Takeaway, or One Thing I Will Do Different Now

    Short term: Hit the hammam, and spend all day. There's a very affordable one in San Francisco.

    Long term: Participate in the theatre of life. Refuse to feel bad about wishing to be, on occasion, a tiny bit of an artful spectacle.

  • Love Warrior

    Max's Notes are my personal takeaways. No background at all, just the standout usable bits I want to remember from my reading. If I write about a book here, you can know that I found it sane and useful - and most likely it made me laugh.

    Use at will! Take what you need, leave the rest.

    Love Warrior, by Glennon Doyle Melton

    The "representative": a false self that Glennon sends to attend high school and take her real self's place in other dangerous environments. This representative eventually becomes a problem for her, especially in marriage.

    Note to self: GDM may fire her representative in favor of living in a fully authentic manner everywhere she goes, but I love the notion of a representative. Personally, I have several representatives on staff. I'd never promote one to CEO, but they're fantastic for talking to bank managers and cops and the IRS.

    How (NOT) to respond to someone else's calamity:

    • Shovers cram your tragedy into their story, and make everything tidy. "Everything happens for a reason! You'll be fine! Off you go now! I've fixed you and given you hope!"  
    • Comparers got no room for your particular grief. It's just like theirs, or someone they know. "Why you acting like a baby? Nothing special about you, twas ever thus, I got more examples if you want em."
    • Fixers know exactly how to clean up this catastrophe. They read a book about it and if you can hang on for a second, they'll look up the title. "No need to spend one more moment in pain if you will just do what I am telling you."
    • Reporters are just connecting so they can extract the juicy details and pass them on ASAP, usually under the cover of concern.
    • Victims are people who are wounded that they didn't hear news of your troubles sooner, from you. Why didn't you call them right away? "I thought we were friends!"
    • God Reps (few in my world, but if you go to church, and Glennon does, I guess you're pretty vulnerable to this class of hardship vulture) need to tell you what Jesus wants you to do about your difficulties. Since God religions are mostly, by definition, patriarchal, this kind of approach is going to stick in your feminist craw. 

    Note to self: Obviously, there's only one way to receive news of someone else's devastation: Listen without prejudice, unless they're paying me for advice.

    Very important corollary note to self: When anyone offers unsolicited advice, it is safe to assume that anything they say is about them, and not you.

    ^^^ This is why I read books like Love Warrior. Not for advice, but for backup.

    Quote

    "I'd rather lose [Craig, Glennon's husband] forever than lose myself ever again. I will never abandon myself again. That is all I know."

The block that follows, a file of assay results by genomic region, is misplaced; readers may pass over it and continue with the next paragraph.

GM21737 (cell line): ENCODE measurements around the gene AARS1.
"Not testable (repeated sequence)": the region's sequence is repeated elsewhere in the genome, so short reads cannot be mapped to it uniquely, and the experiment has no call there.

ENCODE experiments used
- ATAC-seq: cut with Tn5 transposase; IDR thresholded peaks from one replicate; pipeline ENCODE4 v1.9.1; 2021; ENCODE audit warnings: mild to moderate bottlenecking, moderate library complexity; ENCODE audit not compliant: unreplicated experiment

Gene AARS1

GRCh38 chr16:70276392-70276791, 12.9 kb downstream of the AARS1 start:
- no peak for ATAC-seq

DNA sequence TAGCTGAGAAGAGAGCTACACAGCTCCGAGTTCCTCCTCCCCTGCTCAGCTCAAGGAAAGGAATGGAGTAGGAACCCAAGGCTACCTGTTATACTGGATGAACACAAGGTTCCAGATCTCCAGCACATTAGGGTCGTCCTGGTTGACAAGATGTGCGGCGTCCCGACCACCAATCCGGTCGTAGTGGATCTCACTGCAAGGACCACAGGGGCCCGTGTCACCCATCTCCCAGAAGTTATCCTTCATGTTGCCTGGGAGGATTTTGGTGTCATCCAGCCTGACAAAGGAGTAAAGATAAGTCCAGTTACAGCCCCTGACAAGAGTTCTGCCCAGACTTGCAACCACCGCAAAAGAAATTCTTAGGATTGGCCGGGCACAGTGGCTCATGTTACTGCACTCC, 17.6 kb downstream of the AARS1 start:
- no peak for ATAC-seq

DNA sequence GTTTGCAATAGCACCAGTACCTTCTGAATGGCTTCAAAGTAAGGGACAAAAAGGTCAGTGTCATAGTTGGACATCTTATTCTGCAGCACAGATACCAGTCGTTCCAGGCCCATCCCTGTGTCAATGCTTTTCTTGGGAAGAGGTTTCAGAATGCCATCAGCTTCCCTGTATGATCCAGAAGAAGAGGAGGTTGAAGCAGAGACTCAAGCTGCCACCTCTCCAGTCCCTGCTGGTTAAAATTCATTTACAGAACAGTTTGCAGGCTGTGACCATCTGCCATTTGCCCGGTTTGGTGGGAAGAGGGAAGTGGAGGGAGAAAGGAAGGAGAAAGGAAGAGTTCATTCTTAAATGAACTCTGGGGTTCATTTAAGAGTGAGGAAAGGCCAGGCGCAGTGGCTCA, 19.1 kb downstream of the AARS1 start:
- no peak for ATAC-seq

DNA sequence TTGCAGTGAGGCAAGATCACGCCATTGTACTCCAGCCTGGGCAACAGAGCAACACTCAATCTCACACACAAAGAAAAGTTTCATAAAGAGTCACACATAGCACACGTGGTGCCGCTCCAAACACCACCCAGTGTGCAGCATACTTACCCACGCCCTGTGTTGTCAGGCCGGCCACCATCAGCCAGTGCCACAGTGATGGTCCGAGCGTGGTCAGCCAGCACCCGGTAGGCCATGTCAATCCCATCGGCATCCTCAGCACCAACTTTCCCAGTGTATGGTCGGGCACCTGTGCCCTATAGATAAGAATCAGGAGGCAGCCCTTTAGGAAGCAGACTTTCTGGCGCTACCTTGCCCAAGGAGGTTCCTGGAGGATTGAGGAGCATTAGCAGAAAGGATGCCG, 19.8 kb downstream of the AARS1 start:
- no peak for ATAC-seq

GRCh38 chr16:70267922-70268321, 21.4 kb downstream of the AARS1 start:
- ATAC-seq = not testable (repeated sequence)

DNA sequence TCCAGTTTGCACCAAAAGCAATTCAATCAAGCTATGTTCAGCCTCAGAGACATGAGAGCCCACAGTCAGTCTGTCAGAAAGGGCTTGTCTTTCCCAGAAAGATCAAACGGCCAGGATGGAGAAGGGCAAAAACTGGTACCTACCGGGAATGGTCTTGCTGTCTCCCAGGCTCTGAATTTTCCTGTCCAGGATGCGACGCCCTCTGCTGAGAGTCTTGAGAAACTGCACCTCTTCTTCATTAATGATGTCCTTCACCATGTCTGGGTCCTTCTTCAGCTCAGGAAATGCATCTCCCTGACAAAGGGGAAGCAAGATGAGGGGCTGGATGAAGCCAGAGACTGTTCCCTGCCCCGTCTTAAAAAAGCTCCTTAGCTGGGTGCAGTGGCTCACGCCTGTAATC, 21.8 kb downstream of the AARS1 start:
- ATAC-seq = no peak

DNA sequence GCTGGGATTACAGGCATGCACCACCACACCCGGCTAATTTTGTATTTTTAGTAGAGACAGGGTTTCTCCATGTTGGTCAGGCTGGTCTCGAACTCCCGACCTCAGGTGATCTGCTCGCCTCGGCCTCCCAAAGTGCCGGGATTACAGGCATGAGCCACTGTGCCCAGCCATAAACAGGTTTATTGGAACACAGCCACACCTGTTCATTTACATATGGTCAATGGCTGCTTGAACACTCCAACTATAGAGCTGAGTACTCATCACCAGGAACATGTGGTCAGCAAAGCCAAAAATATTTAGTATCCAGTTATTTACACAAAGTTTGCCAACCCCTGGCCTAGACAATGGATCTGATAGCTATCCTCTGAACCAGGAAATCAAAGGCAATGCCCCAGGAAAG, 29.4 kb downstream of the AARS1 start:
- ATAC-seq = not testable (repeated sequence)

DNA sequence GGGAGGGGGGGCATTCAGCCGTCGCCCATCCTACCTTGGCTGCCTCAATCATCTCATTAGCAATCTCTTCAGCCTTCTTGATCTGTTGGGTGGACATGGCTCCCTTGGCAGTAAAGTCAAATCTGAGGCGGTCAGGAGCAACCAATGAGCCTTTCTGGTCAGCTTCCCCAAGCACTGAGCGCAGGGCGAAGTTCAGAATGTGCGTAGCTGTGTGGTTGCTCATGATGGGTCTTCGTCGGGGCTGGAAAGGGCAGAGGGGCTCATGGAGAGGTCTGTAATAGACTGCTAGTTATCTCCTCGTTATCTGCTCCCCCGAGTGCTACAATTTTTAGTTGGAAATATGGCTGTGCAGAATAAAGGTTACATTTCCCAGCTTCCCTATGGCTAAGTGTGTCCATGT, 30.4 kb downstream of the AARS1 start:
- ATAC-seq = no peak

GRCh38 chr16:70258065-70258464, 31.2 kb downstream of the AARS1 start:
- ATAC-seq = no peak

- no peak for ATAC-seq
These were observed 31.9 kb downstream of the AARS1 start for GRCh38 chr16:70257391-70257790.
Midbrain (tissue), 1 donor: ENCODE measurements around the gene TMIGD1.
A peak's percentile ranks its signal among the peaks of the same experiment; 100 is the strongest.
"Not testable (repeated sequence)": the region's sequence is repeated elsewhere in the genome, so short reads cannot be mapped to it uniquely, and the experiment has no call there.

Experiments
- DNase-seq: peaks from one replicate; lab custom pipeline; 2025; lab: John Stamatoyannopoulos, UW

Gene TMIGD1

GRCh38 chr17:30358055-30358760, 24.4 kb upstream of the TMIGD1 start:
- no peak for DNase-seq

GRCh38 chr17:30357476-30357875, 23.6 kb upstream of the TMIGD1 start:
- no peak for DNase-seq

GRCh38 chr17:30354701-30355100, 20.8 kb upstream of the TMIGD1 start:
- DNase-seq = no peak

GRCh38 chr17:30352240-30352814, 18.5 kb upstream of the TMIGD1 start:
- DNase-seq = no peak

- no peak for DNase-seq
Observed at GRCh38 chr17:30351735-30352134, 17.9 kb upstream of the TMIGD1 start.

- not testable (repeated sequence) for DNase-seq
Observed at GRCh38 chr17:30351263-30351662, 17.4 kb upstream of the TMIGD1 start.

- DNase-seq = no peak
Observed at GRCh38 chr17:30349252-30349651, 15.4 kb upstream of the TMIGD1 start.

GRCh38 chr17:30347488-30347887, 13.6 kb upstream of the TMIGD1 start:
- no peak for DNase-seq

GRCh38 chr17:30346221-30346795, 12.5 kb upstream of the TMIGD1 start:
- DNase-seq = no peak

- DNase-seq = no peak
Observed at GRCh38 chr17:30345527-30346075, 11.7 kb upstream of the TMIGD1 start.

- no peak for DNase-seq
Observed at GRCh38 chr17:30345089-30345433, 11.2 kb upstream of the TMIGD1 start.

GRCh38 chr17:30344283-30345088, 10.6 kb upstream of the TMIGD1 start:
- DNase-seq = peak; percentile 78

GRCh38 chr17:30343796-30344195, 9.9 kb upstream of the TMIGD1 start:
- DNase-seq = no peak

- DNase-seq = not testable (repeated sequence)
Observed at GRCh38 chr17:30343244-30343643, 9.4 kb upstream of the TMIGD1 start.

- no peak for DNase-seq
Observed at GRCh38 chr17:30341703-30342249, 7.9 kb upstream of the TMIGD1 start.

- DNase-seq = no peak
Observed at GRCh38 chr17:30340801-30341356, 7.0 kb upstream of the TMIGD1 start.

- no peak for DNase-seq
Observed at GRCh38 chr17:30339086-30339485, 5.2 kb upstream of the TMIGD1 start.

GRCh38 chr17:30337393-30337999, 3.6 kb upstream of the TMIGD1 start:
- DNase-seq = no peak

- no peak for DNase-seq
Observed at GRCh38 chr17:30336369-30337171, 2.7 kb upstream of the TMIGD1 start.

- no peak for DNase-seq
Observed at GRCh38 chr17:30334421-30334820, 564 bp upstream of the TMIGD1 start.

Takeaway, or One Thing I Will Do Different Now

    Next time someone shares bad news, listen kindly and stay stumm. Repeat forever.

  • Max's Notes: Year of Yes

    Like CliffsNotes, only not. Max's Notes are my personal takeaways. No background at all, just the standout usable bits I want to remember from my reading.

    If I write about a book here, you can know that I found it sane, useful and funny. Take what you need, leave the rest.

    Year of Yes, by Shonda Rhimes

    "You just have to train yourself to love salads." --Betsy Beers, Friend of Shonda. Like Shonda, I thought that was some kind of punitive restricting dressed up as being healthy. I've rearranged my thinking about that as I've trained myself to love vegetables more than cheese-n-bread.

    Quote

    "Bulk cheese never hurt nobody."

    Takeaway, or One Thing I Will Do Different Now

    As Mr Jones thinks that my love of good cheese is the thing that will turn him into a bag lady, I have begun to say Yes to bulk cheese.

    First, though, I priced Velveeta because I thought it would be good for big lulz when Mr Jones opened the cheese drawer. Guess what? Velveeta is expensive, y'all. You might as well get Mt. Tam.

  • Max's Notes: Better Than Before

    Max's Notes are my personal takeaways. No background at all, just the standout usable bits I want to remember from my reading. If I write about a book here, you can know that I found it sane and useful - and most likely it made me laugh.

    Use at will! Take what you need, leave the rest.

    Better Than Before, by Gretchen Rubin

    "Every time you break the law, you pay, and every time you obey the law, you pay." -John Gardner [!!!!!!!!!!!!!!!]

    "Identify the problem" [suck list, 5 why's]

    Bedmaking correlates with wellbeing

    Foundation! First things first - and we decide what's first.

    "Obligers" really do want accountabilitiy

    Therapists teach you to be accountable to yourself. Coaches keep you accountable to the coach. [MAYBE.]

    People will pay more to get less of a desirably bad thing (Halloween candy)

    Nuclear option: Donate to terrorists if you don't keep your commitment. UGH.

    "Starting is harder than continuing."

    "'NOW' is a an unpopular time to take a first step."

    If asked to commit to something far in the future, imagine it's happening next week - or tomorrow - to get your real answer

    No finish line

    Abstainers and moderators are VERY DIFFERENT [People Vary] - and very judgemental of each other

    Make it EASY to do what's good

    Make it HARD to do what's bad

    Inconvenience strategies:

    • Increase energy required (put things away)
    • Hide cues
    • Delay (expl: email only after 11am)
    • incompatible activity / distraction
    • raise cost (tax)
    • block altogether (expl: toss tv)

    PLAN FOR STUMBLES (use if/then rules)

    A stumble is not a reason to give up

    It's VERY hard to get up. Try to avoid stumbling AMAP even tho you can't avoid them completely.

    Rather than "starting tomorrow" maybe think about morning, midday, afternoon and evening. If you "blow it" in the morning, you can still reset today.

    Consumption snobbery is a GOOD HABIT

    Wait 15 minutes / distractions

    Pairing: When I do X, I do Y also (physical therapy and podcasts; mascara and meds)

    Get clear about what you REALLY want (i.e., identify the problem). Do you want to spend $$$ on couples therapy? Or could you just spend $ on hiring a cleaner?

    Identity: "I'm FUSSY. I'm the FUSSY one."

    Takeaway, or One Thing I Will Do Different Now

    • Cook a fresh pot of brown rice on Sunday evenings, so it's ready to go for weekday lunch base (make it EASY to do what's good)

Stop bingeing and overeating. Immediately.